<command path="TurnOn" default-label="Turn on">
    <parameter id="Light" default-label="Light" type="boolean" />
    • Select the action in the Command listbox and specify the corresponding parameters (e.g. Turn on Light)
    • Click “Send Command” to fire the MQTT message to your Device

    Receiving MQTT Messages

    The incoming MQTT message should be displayed by the previous mosquitto_sub command as follow:


    This message is JSON encoded and must be decoded by the Device (handled by the callback function) as follow:

    • uid is the unique id of this MQTT message. This uid must be used to acknowledge the command.
    • timestamp is the jan-1970 elapsed timestamp of this message (in ms)
    • command object is composed of :
      • id: asset id (machine) and the command path (TurnOn)
      • parameter id (Light) set to true

    MQTT Client Integration in the Device

    In the above hands-on steps, we were able to manually send messages to and receive data from AirVantage, using Mosquitto command line tools. This sub-section provides additional highlights on the integration of MQTT client into your device application. Addressing RaspberryPI’s GPIO is also briefly described.

    MQTT Client Integration in the Device

    The device application must implement MQTT Client functionalities in order to programmatically publish messages and to receive messages pertaining to subscribed topics. The specification can be found on .

    There are various MQTT libraries available on the web that can be leveraged to easily gain MQTT support in the device application.

    Most MQTT Client libraries expose 4 main functions: 1. Open Connection * The device application should call this function first with the following parameters: * AirVantage MQTT server URL and port number: ( * Device Serial Number (retrieved in step 1, “Send AT commands”), for authentication purposes * Password (as defined in AirVantage) 2. Message Publishing * The device application calls this function to publish the provided MQTT message (to be formatted as shown in step 3.2) to the specified Topic (URI style) * The publishing topic shall be “%SERIAL/messages/json”, where %SERIAL is the Serial Number of the module as retrieved in Step 1 3. Topic Subscription * The device app calls this function along with a Topic to subscribe to and a callback function to decode and parse the incoming MQTT message pertaining to the topic * The subscription topic shall be “%SERIAL/tasks/json”, where %SERIAL is the Serial Number of the module as retrieved in Step 1 4. Close Connection

    Note that, in the previous hands-on section, the publishing command (mosquitto_pub) and subscription command (mosquitto_sub), are both encapsulated by Open connection and Close connection operations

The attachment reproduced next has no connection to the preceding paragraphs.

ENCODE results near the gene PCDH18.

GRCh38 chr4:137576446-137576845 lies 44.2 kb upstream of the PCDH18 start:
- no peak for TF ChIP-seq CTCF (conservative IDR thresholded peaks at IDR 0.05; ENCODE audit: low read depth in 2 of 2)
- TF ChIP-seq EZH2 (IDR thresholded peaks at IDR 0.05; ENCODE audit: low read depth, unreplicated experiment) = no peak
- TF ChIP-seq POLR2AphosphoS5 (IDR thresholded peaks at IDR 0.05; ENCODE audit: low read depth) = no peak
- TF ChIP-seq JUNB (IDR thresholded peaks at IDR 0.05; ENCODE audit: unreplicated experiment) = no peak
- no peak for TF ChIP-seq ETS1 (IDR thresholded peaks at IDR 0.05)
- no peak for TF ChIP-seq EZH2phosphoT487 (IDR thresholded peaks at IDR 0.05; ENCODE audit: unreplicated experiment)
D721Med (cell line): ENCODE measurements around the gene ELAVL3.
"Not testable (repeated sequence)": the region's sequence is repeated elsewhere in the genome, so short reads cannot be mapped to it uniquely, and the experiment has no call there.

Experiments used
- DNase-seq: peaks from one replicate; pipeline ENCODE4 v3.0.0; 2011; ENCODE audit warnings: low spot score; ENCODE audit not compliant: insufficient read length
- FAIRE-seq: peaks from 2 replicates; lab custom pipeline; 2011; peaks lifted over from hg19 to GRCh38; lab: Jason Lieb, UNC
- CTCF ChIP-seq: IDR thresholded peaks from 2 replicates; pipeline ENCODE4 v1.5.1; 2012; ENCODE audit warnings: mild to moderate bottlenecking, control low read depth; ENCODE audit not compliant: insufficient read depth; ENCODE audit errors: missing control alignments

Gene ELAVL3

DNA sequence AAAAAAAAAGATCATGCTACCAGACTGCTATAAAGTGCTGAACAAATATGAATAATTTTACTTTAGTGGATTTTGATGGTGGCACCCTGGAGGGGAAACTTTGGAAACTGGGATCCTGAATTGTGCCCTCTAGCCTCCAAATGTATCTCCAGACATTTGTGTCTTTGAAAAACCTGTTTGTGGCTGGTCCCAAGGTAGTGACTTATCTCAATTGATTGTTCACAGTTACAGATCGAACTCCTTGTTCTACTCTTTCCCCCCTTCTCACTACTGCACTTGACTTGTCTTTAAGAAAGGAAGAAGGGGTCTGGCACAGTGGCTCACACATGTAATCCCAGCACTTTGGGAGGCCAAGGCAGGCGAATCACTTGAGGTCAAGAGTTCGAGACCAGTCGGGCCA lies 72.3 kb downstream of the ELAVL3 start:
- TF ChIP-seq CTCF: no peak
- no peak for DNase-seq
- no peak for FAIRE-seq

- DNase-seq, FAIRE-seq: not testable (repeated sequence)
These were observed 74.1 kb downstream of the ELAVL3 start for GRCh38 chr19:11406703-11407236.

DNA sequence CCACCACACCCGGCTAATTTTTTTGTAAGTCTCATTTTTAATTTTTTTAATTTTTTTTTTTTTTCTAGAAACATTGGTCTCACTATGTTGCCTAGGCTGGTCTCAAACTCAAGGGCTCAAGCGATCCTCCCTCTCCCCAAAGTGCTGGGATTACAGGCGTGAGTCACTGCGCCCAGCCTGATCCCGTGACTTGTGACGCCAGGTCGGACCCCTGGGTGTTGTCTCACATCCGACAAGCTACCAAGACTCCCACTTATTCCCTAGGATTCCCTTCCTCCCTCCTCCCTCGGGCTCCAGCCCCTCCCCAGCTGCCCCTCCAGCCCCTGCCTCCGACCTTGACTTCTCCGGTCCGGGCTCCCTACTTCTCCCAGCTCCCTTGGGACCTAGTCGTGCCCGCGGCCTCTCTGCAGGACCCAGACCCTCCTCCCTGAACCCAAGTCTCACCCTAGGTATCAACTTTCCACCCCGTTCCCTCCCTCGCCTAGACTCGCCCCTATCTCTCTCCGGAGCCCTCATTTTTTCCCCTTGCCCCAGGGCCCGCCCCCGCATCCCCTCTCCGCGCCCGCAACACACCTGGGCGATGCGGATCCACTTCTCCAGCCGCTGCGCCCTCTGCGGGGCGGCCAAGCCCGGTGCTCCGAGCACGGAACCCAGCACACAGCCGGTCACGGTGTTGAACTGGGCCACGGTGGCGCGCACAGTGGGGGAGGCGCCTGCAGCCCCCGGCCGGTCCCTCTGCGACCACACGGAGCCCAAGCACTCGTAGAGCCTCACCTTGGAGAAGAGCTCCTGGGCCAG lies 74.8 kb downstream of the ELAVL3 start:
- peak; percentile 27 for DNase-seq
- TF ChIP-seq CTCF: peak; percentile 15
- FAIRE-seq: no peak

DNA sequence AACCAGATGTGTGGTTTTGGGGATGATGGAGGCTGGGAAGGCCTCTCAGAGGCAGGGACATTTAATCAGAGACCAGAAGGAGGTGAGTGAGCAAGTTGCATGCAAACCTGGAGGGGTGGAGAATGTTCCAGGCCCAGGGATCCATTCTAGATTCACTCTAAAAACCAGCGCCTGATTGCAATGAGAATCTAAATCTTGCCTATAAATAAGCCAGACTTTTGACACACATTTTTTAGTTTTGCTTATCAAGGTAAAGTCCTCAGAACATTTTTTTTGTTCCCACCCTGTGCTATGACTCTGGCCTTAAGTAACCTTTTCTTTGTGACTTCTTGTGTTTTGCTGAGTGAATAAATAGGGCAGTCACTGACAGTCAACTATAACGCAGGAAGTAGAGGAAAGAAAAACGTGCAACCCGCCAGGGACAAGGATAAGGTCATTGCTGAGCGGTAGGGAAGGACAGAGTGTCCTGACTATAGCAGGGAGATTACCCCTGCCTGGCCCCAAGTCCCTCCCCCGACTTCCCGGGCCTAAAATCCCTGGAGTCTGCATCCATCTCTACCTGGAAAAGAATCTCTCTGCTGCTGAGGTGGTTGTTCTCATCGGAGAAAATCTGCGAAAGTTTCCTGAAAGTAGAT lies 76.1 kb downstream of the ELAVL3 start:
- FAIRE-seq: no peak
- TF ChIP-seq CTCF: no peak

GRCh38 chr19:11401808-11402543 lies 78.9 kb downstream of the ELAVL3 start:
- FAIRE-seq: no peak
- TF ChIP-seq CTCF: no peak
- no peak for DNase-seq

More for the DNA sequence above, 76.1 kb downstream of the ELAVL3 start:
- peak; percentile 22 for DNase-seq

Controlling RaspberryPI's GPIO

    Controlling RaspberryPI’s GPIO

    The wiringPI library can be easily integrated into the RaspberryPI in order to control GPIO. For instance, to turn on a LED wired to the GPIO-0 of the RaspberryPI when the device receives the above TurnOn Light command Below is the sample code:

    #include <wiringPi.h>
    pinMode(0, OUTPUT);
    if (turnOnLight)
      digitalWrite(0, HIGH);
      digitalWrite(0, LOW);

    Troubleshooting & Testing

    Refer to this tutorial for further information on how to troubleshoot the connection and to interact with system/device

    In Step 3, we’ve covered how to:

    1. MQTT Client integration into device and connection with AirVantage
    2. Formatting, encoding and Publishing MQTT message
    3. Viewing and collecting posted data on AirVantage
    4. Sending MQTT data to Device from AirVantage
    5. Subscribing, receiving, decoding incoming MQTT messages
    6. Sending command to RaspberryPI’s GPIO port

    MQTT Sample Code

    As described in the previous steps, enabling MQTT support in the device application requires the integration of MQTT protocol (may leveraging existing libraries). It also requires the implementation of JSON payload encoding/decoding and parsing/mapping of sensor/actuator/application data to the data model as defined in the application model.

    Refer to sample applications below (C code) for integration reference.


    This sample (used in the above steps) publishes emulated Temperature and Humidity to AirVantage, and receives “TurnOn” command from AirVantage.

    You may adapt this code to fit your needs.

    MQTT Spooler

    This application automatically converts CVS data to MQTT messages prior publishing to server. It also automatically converts incoming MQTT messages (pertaining to a subscribed Topic) to CSV data. This app could be reused as a quick integration option (no need to deal with MQTT code) with your existing sensor/actuator based application.